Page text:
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Trinity: The Idea Was There, The Word Came Later

Different Christian groups and denominations have many ideas and phrases which are common. For instance, the idea that Jesus was born of the Virgin Mary and that God as Jesus’ Father is a common idea among Christians. The Trinity is another common idea among Christians. The Trinity is the idea that God is Father, Son, and Holy Spirit. I explain this to my classes in this way. I am one person, Mark Nickens, but I am a father, husband, and son. I have three different roles but I am the same person.

But the idea of the Trinity is different than that of the Virgin Mary in that the story of the Virgin Mary is in the New Testament but the word "Trinity" is not. To be sure, the idea is there, probably stated most prominently by Jesus in Matthew 28: "Therefore go and make disciples of all nations, baptizing them in the name of the Father and of the Son and of the Holy Spirit." (NIV) Yet the word "Trinity" itself is not in the Bible.

So from were did it come? Two sources, actually: Theophilus (lived in the 100s) headed toward the word, but it is in Tertullian’s (160-225) writing that we see the word for the first time. They both wrote apologies, which is a term used in Christianity to describe a written defense of Christianity.

Theophilus wrote an apology in three books (long letters) to his friend Autolycus. Theophilus states in his second book, "When we had formerly some conversation, my very good friend Autolycus, and when you inquired who was my God, and for a little paid attention to my discourse, I made some explanations to you concerning my religion . . . As you then afterwards urged me to do, I am desirous [to write this book]." In this second book, in the fifteenth chapter, Theophilus explained how God created the world. Once he gets to the fourth day [when God created the sun, moon, and stars], Theophilus compares the first three days to God. He states: "In like manner also the three days which were before the luminaries (sun, moon, and stars in the fourth day), are types of the Trinity, of God, and His Word, and His Wisdom." So, here we have the word Trinity used to describe God/Son/Holy Spirit. But the word translated "Trinity" is from the Greek word "trias" which is the idea of a triad, of three parts. So, Theophilus did not come up with the word "Trinity," but was headed in the right direction.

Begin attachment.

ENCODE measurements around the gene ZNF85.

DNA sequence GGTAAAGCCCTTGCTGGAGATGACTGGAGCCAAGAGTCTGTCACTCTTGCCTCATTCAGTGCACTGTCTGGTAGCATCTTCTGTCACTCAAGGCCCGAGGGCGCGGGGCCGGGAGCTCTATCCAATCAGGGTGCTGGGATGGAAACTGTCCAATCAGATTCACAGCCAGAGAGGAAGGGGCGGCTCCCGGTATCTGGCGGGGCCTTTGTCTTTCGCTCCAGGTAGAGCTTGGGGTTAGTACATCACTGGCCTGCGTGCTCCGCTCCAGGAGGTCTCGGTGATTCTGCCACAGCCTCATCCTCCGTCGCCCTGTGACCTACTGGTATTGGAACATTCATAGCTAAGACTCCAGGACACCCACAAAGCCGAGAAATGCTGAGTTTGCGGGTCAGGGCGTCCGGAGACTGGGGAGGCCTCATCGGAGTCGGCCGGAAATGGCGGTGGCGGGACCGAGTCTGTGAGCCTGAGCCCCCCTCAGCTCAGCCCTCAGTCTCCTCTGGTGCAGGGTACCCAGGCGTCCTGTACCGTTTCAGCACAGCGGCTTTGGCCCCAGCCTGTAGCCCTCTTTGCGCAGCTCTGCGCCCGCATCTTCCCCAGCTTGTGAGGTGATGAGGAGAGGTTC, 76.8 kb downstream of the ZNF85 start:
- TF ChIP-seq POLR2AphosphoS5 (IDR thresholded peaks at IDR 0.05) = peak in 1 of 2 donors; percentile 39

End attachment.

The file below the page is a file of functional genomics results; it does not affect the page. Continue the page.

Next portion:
Tertullian eventually coined the word. In his book "On Modesty" he mentions the word in chapter 21. Toward the end of that chapter he describes the church and then makes this statement: "For the very Church itself is, properly and principally, the Spirit Himself, in whom is the Trinity of the One Divinity—Father, Son, and Holy Spirit."

Tertullian wrote this book in Latin and the word he used is "Trinitas," which is "Trinity" in English. So there you have it. The word "Trinity" is not in the Bible, but the idea is; the word came later as the early Christians tried to explain the concept of 3 in 1.

This notion of an idea coming before its unique phrasing occurs from time-to-time. For instance, the idea of the separation of church and state is one which most Americans would embrace (although different interpretations are possible!). But did you know that the phrase "separation of church and state" is not in the United States Declaration of Independence, the Constitution, nor in any Amendment? It comes from a letter Thomas Jefferson wrote in 1801 in response to questions about the religious liberty. So, this is another example of the popular word (or phrase) coming after the idea was accepted.

©2006 Mark Nickens

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